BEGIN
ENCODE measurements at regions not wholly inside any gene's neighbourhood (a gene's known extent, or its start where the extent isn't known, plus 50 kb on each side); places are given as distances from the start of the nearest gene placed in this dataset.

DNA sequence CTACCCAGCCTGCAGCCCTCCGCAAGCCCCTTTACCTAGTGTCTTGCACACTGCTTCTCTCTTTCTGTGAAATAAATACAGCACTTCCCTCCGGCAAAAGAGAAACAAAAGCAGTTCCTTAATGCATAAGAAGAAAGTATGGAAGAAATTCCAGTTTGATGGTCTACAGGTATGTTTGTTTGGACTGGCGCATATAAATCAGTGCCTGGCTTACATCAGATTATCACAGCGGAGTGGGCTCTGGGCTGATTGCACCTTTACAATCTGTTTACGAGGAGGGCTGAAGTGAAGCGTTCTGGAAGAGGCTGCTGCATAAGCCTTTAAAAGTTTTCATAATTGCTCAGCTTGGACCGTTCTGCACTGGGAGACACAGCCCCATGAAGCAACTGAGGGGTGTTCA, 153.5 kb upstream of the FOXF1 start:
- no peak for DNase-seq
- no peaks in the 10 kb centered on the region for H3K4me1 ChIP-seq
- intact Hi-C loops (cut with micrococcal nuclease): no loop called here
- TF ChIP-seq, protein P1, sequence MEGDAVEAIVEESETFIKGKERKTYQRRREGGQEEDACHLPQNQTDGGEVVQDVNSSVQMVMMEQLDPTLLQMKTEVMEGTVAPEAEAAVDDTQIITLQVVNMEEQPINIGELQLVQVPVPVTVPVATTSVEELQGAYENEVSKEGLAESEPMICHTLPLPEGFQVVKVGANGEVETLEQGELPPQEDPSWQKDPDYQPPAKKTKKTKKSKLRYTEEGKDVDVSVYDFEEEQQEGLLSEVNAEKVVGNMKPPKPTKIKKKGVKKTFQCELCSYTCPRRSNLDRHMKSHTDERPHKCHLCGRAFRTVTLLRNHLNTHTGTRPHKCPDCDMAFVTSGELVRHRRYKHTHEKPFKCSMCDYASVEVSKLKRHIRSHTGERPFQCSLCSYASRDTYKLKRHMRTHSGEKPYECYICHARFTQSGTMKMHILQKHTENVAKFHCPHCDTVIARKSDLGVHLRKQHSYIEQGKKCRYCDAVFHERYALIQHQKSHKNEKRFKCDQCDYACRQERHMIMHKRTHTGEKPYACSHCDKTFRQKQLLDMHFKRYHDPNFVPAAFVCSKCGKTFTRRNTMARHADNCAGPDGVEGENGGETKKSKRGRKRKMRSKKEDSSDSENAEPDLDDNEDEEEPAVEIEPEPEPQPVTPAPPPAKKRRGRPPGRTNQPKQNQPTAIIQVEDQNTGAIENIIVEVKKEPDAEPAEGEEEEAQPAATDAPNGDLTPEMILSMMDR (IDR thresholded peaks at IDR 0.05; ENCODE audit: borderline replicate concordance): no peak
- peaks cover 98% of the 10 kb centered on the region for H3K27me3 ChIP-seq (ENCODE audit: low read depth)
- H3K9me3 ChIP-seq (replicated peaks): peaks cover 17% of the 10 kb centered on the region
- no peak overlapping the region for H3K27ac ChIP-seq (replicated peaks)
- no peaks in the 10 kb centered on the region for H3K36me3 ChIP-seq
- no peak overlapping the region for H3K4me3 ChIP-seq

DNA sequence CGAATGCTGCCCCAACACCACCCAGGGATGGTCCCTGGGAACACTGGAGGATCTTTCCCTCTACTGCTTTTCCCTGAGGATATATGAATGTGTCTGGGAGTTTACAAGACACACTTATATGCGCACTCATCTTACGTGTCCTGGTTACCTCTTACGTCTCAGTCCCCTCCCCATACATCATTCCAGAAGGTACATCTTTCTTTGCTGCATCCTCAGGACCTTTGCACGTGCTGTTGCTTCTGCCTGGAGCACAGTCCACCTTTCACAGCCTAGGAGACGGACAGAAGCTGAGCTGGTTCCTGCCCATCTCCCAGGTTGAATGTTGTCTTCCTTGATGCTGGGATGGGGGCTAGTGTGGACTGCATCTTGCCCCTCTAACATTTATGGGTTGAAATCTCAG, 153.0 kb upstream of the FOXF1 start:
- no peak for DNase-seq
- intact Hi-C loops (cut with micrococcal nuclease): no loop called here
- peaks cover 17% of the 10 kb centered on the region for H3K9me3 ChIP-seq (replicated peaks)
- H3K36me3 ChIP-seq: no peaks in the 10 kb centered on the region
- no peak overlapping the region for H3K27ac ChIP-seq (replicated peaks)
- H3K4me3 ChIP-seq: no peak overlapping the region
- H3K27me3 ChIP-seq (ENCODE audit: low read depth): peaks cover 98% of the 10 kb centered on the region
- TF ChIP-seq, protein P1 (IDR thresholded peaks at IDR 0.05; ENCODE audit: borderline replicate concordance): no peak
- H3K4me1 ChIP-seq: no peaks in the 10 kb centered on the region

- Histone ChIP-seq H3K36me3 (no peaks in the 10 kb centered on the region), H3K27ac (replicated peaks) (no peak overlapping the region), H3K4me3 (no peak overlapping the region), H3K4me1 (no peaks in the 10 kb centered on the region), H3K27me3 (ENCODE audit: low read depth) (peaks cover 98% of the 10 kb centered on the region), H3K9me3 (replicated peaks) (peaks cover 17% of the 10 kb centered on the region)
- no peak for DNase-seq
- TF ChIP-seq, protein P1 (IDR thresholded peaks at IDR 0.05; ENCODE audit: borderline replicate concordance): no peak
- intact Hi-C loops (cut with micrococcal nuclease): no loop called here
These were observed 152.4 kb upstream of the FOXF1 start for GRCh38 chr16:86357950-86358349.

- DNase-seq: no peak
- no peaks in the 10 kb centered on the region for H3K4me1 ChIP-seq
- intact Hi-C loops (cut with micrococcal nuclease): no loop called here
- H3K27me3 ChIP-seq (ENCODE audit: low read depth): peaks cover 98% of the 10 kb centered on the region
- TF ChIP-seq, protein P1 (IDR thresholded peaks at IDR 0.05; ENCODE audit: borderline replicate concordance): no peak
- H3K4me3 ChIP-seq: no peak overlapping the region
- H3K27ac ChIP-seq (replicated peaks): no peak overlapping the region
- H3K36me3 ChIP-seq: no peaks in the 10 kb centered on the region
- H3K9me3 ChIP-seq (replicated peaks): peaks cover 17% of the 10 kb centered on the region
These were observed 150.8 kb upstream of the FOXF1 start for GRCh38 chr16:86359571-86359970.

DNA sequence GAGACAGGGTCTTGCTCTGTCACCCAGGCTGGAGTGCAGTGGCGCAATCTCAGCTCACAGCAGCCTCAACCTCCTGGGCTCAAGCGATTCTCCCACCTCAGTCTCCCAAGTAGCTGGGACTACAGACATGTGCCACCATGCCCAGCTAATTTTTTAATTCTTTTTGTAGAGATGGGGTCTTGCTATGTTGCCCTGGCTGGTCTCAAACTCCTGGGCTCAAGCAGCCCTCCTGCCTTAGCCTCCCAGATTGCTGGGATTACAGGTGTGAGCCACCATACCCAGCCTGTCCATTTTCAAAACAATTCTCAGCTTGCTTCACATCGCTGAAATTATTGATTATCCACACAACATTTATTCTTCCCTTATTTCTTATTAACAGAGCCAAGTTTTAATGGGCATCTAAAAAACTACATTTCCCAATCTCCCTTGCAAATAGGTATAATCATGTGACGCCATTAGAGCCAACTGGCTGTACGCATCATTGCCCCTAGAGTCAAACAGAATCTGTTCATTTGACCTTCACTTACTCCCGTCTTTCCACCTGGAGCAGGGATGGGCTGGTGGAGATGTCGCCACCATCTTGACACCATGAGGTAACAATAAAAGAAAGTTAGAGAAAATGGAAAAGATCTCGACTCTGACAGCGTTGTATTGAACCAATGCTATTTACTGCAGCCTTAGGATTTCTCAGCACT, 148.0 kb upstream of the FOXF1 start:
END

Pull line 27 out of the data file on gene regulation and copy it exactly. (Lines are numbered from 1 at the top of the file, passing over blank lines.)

- DNase-seq: no peak